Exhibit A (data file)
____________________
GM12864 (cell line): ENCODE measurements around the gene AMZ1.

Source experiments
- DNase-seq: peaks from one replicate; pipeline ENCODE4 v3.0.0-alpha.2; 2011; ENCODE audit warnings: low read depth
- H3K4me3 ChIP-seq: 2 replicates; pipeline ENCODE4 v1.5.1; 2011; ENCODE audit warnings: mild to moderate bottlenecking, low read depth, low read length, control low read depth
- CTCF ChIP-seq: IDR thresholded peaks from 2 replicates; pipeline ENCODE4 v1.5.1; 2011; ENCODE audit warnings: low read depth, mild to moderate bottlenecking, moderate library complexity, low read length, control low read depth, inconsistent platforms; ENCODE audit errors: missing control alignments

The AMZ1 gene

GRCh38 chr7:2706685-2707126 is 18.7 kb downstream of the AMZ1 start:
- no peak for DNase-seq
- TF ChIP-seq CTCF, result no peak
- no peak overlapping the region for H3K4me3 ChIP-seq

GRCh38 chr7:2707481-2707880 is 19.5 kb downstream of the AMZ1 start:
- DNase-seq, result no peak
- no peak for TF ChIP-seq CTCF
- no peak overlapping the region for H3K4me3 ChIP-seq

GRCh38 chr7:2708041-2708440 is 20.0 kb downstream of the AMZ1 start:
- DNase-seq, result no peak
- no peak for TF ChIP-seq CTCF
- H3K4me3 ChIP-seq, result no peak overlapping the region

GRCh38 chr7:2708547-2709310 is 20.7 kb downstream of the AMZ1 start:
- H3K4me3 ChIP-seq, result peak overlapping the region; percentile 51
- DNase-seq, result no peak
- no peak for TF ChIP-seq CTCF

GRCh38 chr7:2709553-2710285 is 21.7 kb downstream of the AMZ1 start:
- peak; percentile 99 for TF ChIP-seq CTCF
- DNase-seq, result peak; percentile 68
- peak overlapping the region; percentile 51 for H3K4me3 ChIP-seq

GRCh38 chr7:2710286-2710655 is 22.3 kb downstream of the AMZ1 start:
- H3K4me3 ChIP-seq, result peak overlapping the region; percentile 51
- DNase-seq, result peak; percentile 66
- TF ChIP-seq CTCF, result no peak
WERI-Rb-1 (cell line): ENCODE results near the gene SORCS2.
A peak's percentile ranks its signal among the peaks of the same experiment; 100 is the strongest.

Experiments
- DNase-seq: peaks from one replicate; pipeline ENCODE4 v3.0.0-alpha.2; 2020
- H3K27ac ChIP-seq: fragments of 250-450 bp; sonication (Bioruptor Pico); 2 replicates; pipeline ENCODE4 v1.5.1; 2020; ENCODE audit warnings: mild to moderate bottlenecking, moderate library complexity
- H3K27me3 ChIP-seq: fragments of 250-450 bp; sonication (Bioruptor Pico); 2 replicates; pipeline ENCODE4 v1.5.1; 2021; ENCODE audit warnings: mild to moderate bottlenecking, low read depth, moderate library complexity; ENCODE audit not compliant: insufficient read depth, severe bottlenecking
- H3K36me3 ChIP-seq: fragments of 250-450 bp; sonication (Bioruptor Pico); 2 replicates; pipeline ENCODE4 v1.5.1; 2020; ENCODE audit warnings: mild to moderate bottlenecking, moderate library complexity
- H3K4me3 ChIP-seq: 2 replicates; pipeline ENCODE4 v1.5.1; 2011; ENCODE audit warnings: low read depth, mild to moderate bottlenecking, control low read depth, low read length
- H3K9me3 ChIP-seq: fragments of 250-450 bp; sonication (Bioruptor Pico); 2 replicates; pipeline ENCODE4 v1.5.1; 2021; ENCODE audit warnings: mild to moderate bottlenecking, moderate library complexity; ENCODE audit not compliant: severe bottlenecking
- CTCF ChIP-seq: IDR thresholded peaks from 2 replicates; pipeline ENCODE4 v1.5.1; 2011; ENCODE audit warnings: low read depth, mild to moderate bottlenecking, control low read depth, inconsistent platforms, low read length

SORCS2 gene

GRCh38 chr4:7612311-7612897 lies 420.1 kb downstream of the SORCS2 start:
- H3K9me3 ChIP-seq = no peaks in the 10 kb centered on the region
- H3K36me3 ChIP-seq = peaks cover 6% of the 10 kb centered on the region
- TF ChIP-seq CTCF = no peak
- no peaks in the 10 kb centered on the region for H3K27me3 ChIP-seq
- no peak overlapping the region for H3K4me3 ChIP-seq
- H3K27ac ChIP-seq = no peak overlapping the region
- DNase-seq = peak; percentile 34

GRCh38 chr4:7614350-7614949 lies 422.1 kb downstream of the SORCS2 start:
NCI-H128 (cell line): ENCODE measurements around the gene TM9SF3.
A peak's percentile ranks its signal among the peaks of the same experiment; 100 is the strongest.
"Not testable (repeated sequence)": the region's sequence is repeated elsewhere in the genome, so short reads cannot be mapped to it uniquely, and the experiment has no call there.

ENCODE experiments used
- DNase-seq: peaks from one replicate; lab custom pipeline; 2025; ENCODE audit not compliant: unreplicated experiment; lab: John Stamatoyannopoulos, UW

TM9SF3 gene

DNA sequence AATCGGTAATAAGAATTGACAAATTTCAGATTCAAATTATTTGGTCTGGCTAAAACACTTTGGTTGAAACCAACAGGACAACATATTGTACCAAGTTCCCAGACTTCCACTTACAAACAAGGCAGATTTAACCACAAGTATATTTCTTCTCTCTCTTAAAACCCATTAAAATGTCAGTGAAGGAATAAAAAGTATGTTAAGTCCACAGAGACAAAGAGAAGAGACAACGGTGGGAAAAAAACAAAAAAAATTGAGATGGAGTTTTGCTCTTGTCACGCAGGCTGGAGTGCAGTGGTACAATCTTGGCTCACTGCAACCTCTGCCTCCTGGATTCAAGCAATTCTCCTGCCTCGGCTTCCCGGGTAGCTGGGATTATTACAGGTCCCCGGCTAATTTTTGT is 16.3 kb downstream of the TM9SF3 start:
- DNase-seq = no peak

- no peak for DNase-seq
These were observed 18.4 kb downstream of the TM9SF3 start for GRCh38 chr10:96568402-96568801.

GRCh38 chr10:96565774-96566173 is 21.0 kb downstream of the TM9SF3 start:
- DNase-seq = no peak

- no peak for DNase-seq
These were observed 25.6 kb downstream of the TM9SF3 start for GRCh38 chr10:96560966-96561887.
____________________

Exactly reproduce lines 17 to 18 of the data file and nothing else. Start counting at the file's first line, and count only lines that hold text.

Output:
- no peak for TF ChIP-seq CTCF
- H3K4me3 ChIP-seq, result no peak overlapping the region